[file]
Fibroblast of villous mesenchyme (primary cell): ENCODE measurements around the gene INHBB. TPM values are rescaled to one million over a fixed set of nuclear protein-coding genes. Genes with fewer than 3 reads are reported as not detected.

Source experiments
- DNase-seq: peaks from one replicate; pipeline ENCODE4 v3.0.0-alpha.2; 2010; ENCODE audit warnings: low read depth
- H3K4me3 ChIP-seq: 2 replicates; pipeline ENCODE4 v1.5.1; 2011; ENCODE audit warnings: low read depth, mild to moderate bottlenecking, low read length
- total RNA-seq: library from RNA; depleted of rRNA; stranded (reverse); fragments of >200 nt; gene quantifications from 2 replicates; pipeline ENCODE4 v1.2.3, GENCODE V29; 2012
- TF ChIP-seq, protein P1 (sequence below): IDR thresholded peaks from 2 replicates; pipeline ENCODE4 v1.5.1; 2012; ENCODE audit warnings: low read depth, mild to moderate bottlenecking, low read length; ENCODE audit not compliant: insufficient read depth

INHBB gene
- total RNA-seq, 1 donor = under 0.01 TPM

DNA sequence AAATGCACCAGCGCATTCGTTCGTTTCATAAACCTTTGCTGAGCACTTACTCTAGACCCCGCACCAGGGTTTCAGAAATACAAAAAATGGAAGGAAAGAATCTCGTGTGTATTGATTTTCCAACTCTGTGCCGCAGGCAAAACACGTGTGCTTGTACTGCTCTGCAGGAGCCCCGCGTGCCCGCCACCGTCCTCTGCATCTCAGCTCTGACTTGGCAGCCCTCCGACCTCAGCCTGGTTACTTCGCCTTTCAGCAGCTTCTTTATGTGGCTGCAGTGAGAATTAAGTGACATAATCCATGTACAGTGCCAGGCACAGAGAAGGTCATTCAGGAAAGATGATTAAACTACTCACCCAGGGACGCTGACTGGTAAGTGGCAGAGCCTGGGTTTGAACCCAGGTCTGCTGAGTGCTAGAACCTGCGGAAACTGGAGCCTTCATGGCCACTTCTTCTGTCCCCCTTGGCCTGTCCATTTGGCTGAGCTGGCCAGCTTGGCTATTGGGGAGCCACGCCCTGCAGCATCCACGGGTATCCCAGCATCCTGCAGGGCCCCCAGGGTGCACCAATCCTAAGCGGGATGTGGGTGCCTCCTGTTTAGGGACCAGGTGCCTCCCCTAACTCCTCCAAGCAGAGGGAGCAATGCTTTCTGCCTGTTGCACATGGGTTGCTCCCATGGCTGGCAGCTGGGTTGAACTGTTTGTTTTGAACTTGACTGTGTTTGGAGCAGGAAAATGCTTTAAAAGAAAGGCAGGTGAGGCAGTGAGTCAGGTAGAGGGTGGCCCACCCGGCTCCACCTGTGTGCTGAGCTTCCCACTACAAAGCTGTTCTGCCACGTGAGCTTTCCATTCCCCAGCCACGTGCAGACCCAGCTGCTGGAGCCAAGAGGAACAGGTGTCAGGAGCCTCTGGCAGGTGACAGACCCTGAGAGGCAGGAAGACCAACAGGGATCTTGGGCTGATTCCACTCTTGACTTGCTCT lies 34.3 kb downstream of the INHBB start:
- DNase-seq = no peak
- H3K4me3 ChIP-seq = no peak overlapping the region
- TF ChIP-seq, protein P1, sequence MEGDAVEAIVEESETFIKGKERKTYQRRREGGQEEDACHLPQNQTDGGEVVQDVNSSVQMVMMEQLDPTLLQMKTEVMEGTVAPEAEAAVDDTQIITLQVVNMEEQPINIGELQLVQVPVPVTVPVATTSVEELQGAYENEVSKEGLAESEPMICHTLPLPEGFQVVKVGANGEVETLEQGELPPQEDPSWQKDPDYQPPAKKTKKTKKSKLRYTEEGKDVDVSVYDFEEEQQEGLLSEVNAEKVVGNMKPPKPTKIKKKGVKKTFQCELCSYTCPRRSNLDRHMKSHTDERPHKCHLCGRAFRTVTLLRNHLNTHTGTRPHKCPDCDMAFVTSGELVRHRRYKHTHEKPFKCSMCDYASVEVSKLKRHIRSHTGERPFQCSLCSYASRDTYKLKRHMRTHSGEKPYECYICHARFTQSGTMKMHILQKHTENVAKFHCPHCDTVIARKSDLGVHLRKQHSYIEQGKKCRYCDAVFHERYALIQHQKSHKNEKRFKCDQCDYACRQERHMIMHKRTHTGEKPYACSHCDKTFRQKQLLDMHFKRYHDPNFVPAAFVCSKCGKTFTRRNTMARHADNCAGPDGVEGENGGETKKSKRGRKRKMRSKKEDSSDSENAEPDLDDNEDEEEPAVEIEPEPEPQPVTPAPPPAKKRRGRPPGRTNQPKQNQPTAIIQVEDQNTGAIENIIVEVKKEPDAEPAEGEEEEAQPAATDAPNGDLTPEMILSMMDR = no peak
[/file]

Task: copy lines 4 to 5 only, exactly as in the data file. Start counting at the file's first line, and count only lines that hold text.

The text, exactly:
- H3K4me3 ChIP-seq: 2 replicates; pipeline ENCODE4 v1.5.1; 2011; ENCODE audit warnings: low read depth, mild to moderate bottlenecking, low read length
- total RNA-seq: library from RNA; depleted of rRNA; stranded (reverse); fragments of >200 nt; gene quantifications from 2 replicates; pipeline ENCODE4 v1.2.3, GENCODE V29; 2012